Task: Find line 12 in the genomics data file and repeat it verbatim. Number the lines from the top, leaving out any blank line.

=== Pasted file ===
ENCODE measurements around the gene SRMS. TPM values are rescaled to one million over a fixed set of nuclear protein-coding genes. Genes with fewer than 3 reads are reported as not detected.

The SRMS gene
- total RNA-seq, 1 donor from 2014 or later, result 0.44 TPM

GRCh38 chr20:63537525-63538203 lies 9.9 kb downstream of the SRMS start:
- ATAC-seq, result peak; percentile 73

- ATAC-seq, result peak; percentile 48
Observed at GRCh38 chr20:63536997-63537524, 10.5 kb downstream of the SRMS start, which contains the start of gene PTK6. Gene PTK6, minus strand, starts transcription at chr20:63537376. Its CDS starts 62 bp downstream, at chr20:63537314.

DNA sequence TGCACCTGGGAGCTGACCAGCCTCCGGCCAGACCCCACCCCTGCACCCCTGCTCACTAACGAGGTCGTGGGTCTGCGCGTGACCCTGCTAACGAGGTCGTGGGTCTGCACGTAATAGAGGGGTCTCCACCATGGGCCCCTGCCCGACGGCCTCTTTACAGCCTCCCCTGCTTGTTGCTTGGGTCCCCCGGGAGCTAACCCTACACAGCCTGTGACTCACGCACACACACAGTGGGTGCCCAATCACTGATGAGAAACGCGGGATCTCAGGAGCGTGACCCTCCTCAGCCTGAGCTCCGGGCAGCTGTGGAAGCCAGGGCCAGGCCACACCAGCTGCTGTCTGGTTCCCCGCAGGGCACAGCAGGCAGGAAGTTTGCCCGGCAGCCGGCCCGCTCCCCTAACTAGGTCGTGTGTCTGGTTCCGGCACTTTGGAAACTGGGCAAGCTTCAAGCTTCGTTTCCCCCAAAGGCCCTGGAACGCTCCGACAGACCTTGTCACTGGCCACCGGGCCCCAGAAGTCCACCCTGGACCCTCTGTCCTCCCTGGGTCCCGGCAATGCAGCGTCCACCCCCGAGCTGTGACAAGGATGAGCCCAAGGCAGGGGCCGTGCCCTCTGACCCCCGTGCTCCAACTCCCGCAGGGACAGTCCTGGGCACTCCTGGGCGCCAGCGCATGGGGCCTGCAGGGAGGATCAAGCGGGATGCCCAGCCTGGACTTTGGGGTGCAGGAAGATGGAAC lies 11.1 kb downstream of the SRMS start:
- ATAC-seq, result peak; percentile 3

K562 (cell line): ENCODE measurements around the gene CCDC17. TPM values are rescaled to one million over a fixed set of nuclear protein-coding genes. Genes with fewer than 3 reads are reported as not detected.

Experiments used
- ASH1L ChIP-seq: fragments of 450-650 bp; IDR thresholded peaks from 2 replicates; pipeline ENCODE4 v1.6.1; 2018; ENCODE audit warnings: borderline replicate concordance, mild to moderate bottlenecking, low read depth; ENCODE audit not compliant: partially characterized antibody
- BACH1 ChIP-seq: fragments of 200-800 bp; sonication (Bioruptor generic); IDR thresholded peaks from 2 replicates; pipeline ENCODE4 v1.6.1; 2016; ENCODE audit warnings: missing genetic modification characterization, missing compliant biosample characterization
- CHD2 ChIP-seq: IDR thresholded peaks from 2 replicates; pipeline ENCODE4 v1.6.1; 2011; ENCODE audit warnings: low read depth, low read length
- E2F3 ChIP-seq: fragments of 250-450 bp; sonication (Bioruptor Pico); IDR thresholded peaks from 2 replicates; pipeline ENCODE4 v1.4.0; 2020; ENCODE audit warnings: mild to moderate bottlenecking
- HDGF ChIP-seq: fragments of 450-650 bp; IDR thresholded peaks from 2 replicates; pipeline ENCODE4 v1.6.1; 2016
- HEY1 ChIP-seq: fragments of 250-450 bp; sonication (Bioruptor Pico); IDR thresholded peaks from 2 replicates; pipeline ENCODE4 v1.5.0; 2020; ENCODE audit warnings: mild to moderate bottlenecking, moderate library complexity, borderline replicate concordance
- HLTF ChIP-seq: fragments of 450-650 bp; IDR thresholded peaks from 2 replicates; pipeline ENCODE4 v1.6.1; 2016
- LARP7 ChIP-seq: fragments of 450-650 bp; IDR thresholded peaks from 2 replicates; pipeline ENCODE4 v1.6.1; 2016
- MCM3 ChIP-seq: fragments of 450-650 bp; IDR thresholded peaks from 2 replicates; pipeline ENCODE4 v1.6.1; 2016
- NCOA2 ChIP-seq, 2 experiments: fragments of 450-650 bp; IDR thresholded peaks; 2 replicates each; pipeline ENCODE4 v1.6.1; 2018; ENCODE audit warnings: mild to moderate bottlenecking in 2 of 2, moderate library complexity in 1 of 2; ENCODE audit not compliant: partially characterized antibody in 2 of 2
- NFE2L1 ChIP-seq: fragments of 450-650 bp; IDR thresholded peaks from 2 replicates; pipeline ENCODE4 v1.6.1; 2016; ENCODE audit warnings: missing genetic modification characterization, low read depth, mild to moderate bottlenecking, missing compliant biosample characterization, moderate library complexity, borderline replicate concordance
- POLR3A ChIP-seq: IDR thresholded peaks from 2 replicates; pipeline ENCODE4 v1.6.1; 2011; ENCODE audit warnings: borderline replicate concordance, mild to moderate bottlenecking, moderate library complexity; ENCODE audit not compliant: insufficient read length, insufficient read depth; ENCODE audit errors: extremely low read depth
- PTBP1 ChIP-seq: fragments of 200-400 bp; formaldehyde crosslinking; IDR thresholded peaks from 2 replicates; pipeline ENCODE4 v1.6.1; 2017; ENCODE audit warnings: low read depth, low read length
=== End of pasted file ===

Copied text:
- ASH1L ChIP-seq: fragments of 450-650 bp; IDR thresholded peaks from 2 replicates; pipeline ENCODE4 v1.6.1; 2018; ENCODE audit warnings: borderline replicate concordance, mild to moderate bottlenecking, low read depth; ENCODE audit not compliant: partially characterized antibody